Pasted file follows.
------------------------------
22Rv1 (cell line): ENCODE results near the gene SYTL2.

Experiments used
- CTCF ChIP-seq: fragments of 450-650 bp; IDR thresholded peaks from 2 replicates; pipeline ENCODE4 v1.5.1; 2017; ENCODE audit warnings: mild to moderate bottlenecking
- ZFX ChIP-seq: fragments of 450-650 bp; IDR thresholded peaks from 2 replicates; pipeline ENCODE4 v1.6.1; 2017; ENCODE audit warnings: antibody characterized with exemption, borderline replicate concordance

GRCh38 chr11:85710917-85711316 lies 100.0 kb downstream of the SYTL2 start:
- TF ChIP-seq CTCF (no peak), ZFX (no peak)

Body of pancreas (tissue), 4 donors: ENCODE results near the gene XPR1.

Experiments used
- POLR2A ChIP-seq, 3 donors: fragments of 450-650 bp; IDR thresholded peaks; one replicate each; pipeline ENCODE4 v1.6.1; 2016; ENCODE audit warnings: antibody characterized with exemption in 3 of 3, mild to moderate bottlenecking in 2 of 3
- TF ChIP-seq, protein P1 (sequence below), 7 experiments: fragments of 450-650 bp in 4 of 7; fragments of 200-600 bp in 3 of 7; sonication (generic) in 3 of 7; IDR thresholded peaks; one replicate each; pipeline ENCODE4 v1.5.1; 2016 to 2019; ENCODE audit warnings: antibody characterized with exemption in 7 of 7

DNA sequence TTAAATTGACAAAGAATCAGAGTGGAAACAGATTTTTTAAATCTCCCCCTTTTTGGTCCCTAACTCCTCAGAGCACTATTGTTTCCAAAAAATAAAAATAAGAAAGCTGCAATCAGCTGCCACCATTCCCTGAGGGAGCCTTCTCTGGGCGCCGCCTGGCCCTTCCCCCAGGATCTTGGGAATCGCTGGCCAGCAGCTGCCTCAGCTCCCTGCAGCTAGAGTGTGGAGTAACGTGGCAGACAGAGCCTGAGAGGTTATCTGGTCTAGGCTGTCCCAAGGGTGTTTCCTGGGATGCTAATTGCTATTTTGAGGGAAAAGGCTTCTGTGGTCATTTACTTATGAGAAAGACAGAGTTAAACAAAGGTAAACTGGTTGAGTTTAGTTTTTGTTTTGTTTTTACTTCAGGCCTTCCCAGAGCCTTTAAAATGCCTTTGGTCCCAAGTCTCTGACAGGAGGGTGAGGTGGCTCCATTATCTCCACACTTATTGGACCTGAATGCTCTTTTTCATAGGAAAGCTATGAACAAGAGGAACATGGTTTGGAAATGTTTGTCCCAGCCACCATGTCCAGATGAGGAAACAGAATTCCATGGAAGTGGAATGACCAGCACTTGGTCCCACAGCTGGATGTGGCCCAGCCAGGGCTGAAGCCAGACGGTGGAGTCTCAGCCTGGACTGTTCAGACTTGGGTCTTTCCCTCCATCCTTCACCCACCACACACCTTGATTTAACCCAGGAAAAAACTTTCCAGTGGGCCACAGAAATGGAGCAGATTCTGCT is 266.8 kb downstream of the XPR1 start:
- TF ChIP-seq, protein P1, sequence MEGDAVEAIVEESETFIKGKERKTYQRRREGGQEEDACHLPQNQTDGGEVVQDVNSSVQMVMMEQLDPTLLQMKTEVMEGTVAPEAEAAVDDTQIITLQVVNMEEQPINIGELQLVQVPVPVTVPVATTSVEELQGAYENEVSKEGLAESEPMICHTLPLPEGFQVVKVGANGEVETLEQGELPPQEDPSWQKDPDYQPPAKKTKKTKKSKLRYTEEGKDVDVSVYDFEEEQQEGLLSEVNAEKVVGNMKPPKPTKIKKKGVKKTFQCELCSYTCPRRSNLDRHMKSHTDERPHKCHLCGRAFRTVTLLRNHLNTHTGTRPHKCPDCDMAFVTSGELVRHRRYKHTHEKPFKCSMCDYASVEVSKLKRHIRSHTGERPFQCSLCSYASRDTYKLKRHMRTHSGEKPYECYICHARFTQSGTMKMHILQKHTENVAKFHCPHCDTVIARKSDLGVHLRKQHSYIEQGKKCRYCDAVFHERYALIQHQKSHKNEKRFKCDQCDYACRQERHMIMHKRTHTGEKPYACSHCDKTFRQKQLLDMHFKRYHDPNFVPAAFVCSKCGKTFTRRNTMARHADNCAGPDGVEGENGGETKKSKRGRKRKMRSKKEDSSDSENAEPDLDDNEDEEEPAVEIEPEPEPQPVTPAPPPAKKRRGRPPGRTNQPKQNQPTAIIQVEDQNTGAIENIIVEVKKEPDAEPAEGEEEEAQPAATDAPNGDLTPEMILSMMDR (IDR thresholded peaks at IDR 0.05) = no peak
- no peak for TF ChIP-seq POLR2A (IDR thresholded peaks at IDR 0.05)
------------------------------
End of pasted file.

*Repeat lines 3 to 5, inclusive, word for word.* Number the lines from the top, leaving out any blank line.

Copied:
- CTCF ChIP-seq: fragments of 450-650 bp; IDR thresholded peaks from 2 replicates; pipeline ENCODE4 v1.5.1; 2017; ENCODE audit warnings: mild to moderate bottlenecking
- ZFX ChIP-seq: fragments of 450-650 bp; IDR thresholded peaks from 2 replicates; pipeline ENCODE4 v1.6.1; 2017; ENCODE audit warnings: antibody characterized with exemption, borderline replicate concordance

GRCh38 chr11:85710917-85711316 lies 100.0 kb downstream of the SYTL2 start: